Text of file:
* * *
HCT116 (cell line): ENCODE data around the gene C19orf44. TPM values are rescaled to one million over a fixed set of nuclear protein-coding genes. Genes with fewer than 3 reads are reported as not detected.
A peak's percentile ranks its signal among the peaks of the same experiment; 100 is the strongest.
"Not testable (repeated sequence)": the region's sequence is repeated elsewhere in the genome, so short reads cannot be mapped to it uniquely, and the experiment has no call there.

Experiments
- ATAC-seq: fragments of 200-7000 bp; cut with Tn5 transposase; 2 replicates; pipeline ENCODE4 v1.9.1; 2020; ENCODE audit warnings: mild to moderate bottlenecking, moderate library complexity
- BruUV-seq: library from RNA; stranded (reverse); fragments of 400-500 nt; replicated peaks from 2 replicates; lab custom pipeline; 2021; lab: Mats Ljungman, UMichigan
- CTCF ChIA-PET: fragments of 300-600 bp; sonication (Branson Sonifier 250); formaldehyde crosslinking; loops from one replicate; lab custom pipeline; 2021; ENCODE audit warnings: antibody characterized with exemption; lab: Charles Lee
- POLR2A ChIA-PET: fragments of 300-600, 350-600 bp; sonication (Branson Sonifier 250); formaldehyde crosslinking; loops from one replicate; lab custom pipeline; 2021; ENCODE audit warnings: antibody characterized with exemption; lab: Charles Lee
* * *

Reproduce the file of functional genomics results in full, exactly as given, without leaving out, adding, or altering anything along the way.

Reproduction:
HCT116 (cell line): ENCODE data around the gene C19orf44. TPM values are rescaled to one million over a fixed set of nuclear protein-coding genes. Genes with fewer than 3 reads are reported as not detected.
A peak's percentile ranks its signal among the peaks of the same experiment; 100 is the strongest.
"Not testable (repeated sequence)": the region's sequence is repeated elsewhere in the genome, so short reads cannot be mapped to it uniquely, and the experiment has no call there.

Experiments
- ATAC-seq: fragments of 200-7000 bp; cut with Tn5 transposase; 2 replicates; pipeline ENCODE4 v1.9.1; 2020; ENCODE audit warnings: mild to moderate bottlenecking, moderate library complexity
- BruUV-seq: library from RNA; stranded (reverse); fragments of 400-500 nt; replicated peaks from 2 replicates; lab custom pipeline; 2021; lab: Mats Ljungman, UMichigan
- CTCF ChIA-PET: fragments of 300-600 bp; sonication (Branson Sonifier 250); formaldehyde crosslinking; loops from one replicate; lab custom pipeline; 2021; ENCODE audit warnings: antibody characterized with exemption; lab: Charles Lee
- POLR2A ChIA-PET: fragments of 300-600, 350-600 bp; sonication (Branson Sonifier 250); formaldehyde crosslinking; loops from one replicate; lab custom pipeline; 2021; ENCODE audit warnings: antibody characterized with exemption; lab: Charles Lee